Bernardo and Patrick discussed the various media outlets that they might be able to convince to run the story once they uncover the details, a key move since Patrick is certain that "the only thing these lawyers care about is their reputations!" Apparently hard-hitting investigative journalism is rather lacking in the mainstream Chileno newspapers, but there are a few progressive magazines in the country that might be interested.

The Futaleufú Riverkeeper organization that Patrick has been working to start is one of many Riverkeeper groups around the world based on a successful model pioneered on the Hudson River in New York State over 40 years ago. Dedicated "riverkeepers" (in the Futa's case, a man named María José Ortiz) live in the watershed and work on a year-round, long-term basis to organize the local community around the environmental issues that are important to them. It's a bottom-up, slow and steady approach.

Patrick described the challenges they are currently facing in the Futa valley with bringing folks together around common goals. It is difficult largely due to the demographics. The Futa is one of the most renowned whitewater rivers in the world, famous for its surreal beauty and challenging big-water class V rapids, and at this point most of the riverfront property has been bought up by foreigners, either as personal vacation spots or tourism outfitter camps. Much of the tourism money that comes into the area goes to non-locals, or at least "summers only" locals, with most of the river guides being North Americans on endless summer schedules. With tourism being one of the most viable income alternatives to energy and mining exploitation in the valley, this dichotomy leaves many of the valley's more long-term and year-round residents thinking that the latter represents a better opportunity for them.

The corporations that seek to exploit region's resource are also cunning at exploiting the desires of local residents for a higher "standard of living" and manipulating public opinion. They have been spreading money around the area liberally, upgrading infrastructure and generally buying support in subtle and not so subtle ways. The most recent municipal elections in Aysén saw a scary number of pro-hydro candidates voted in and conservationist are worried that the tide of local opinion is turning. Of course, the "gifts" of the corporations are cheese in a mousetrap, as most of the jobs in the construction of mega-dams, for example, would go to those from outside the region, leaving locals with lower-paying jobs servicing the construction crews, followed by generations of eking out a living in a ravaged land. Just ask the residents of Page, Arizona how many jobs the power lines humming over their heads towards Las Vegas from the Glen Canyon Dam provide.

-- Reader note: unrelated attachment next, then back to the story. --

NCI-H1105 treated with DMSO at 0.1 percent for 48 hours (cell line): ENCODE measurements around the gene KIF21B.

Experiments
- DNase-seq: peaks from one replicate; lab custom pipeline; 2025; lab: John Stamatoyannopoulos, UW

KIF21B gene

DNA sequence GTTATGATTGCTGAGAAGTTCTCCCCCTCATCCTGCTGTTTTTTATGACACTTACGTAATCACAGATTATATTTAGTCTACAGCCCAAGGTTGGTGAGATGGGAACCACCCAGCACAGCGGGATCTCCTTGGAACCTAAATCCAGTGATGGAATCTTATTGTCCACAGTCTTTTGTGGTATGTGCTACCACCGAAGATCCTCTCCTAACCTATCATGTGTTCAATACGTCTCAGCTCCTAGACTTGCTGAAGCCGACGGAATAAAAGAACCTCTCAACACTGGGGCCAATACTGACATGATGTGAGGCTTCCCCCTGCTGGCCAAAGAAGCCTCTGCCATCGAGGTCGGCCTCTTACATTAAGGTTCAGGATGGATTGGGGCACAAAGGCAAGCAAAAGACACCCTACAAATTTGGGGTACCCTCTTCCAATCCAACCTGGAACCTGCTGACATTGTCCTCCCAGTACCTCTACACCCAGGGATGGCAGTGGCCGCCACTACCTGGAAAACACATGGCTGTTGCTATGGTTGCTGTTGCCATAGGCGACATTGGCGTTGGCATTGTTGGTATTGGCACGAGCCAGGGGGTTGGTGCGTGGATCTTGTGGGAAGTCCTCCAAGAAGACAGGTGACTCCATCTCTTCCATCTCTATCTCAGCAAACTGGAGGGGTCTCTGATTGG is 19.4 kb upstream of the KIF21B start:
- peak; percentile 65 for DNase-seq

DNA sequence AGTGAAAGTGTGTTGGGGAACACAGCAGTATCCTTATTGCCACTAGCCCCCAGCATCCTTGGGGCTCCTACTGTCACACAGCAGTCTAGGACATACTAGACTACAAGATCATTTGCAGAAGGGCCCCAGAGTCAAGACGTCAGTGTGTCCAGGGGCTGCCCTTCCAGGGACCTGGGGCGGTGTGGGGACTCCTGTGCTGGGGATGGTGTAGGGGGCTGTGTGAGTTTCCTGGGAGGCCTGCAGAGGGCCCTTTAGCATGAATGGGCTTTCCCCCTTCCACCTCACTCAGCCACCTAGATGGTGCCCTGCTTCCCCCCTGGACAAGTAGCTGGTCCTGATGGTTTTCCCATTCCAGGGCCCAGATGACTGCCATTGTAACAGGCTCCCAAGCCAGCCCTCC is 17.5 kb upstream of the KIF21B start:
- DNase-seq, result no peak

Bernardo explained that the environmental threats facing the Futa valley are very serious and pressing, despite the fact that they have taken a back seat in recent years to the proposed HidroAysén dams farther south in the region. Apparently energy and mining companies are conspiring to build up to three hydroelectric mega-dams on the river to power the mining of gold and silver ore further up the valley. With cheap energy, the mineral deposits would suddenly become extremely lucrative. These corporations are pitching the Futa dams to the Chilean public under the pretense of a desperately needed solution to an "energy crisis" facing the country. If, in fact, the majority of the power would be used to uproot one of Patagonia's largely intact and spectacular landscapes for the sake of the private profit of largely foreign-owned corporations, it would be a huge scandal that would seriously erode support for the projects. Struggles for conservation in the 21st century, like those for social justice (often the same thing) often boil down to which side has the best advertising team. Patagonia Sin Represas has excelled in this arena, with a sustained campaign of hard-hitting images and full-page exposés.